The top Brazilian government official responsible for this year’s World Cup soccer tournament says his country could have done everything better to prepare for global sport’s most-watched event.
The buildup to the event, the first time the competition has been staged in Brazil since 1950, has been beset by problems including cost overruns and delays at almost every one of the 12 new and refurbished stadiums that will stage matches. Several urban mobility projects that had been promised for the monthlong soccer showpiece either won’t be ready in time or were scrapped entirely.
“What we did and are doing reflects the possibilities of hosting a Cup in a country with the conditions of Brazil,” Sports Minister Aldo Rebelo told reporters yesterday in Brasilia. “These are the historic conditions of every country. We’ll do it within our possibilities.”
Brazil is spending about $11 billion on the World Cup. The costs of the tournament have led to criticism and protests. Brazil’s biggest demonstrations in a generation coincided with the Confederations Cup, a World Cup warmup event last June. Police used rubber bullets and tear gas to quell crowds amid chants that called for funding of schools and hospitals instead of the new soccer arenas.
A poll released late last month showed Brazilians’ appetite for hosting the June 12-July 13 tournament has reached its lowest point since it was awarded staging rights seven years ago. Asked what could have been done to prepare Brazil better for the World Cup, Rebelo answered “everything.”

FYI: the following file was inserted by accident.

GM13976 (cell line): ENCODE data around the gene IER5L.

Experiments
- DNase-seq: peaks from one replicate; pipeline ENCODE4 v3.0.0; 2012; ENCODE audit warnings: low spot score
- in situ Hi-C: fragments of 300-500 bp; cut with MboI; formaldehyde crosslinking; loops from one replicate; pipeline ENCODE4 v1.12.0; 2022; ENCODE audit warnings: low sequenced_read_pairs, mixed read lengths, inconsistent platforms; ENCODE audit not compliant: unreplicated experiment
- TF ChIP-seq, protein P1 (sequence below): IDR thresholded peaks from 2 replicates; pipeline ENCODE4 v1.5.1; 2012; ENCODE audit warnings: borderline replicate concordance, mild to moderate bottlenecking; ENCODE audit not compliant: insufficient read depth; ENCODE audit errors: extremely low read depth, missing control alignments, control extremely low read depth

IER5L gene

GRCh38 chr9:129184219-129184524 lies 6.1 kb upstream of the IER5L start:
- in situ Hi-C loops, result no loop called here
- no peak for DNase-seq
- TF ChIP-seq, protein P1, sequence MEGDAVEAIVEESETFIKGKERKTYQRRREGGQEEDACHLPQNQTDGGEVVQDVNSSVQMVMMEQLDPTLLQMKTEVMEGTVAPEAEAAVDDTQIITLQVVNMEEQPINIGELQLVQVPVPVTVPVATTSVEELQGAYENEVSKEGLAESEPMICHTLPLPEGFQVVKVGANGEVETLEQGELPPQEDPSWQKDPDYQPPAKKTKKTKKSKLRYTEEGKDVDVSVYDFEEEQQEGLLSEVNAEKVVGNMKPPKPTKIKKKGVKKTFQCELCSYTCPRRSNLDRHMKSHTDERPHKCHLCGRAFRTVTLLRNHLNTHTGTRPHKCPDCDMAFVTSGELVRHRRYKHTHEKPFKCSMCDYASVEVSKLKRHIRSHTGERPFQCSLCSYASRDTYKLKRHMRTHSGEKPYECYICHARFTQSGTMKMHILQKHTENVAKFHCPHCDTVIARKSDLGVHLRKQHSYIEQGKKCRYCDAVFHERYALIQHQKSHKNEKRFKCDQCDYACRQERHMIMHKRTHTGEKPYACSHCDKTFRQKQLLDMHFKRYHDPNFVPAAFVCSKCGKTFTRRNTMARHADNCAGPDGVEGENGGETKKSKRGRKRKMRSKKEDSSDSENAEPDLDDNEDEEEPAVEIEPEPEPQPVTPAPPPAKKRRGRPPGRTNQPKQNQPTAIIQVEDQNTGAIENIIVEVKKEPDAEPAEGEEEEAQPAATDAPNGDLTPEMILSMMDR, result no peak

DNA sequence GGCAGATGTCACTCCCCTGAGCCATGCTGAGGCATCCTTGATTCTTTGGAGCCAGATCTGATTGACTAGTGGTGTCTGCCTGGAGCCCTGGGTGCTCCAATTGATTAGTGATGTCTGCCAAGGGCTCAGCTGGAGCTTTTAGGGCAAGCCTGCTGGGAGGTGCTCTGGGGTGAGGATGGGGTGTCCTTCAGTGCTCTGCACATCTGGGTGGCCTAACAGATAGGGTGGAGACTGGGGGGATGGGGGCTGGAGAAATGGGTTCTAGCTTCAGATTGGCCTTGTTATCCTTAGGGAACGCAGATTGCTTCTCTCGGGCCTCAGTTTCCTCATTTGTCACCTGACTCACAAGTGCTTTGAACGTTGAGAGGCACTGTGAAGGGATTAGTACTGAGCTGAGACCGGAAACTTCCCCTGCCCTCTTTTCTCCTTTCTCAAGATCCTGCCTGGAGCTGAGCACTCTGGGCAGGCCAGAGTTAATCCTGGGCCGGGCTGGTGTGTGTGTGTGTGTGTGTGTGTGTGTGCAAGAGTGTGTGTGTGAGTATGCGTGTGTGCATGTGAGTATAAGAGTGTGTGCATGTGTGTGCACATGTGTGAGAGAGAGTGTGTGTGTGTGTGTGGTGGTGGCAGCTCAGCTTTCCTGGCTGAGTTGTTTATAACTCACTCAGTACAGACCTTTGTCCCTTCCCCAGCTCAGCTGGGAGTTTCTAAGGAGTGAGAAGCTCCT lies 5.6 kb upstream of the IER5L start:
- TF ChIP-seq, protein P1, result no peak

Datafolha, a Sao Paulo-based polling group, said 52 percent of Brazilians are in favor of hosting the event. That’s down from 79 percent support in the same poll in 2008. Earlier this week Sepp Blatter, the president of soccer’s world governing body FIFA, said neither he nor Brazilian President Dilma Rousseff will be making a speech before the first game on June 12. Both were jeered before the Confederations Cup opener in Brasilia on June 15.
“What exists is a campaign against the World Cup by desperate sectors in the media,” Rebelo said. “But it won’t be enough.”
Despite the setbacks, Rousseff promised the “Cup of Cups” in a soccer-mad country that has won more World Cups than any other. Brazil is going for a record-extending sixth World Cup title. Rebelo believes Brazil’s soccer pedigree is enough to overcome the negativity surrounding the buildup to the event.
“We participated in 19 cups, won five, we’ve given and continue to give great soccer stars to the world. What more do you want from Brazil?” he asked.
For many including Rai, who captained Brazil in its first match of the 1994 World Cup, a competition that it ended up winning, good performances on the field aren’t enough.
“I think Brazil could have used it better,” Rai, co-founder of Sao Paulo-based marketing company Rai+Velasco, said in a recent interview. “Lots of money has been wasted because of planning. We knew seven years ago, and I think every Brazilian knows it could have been better.”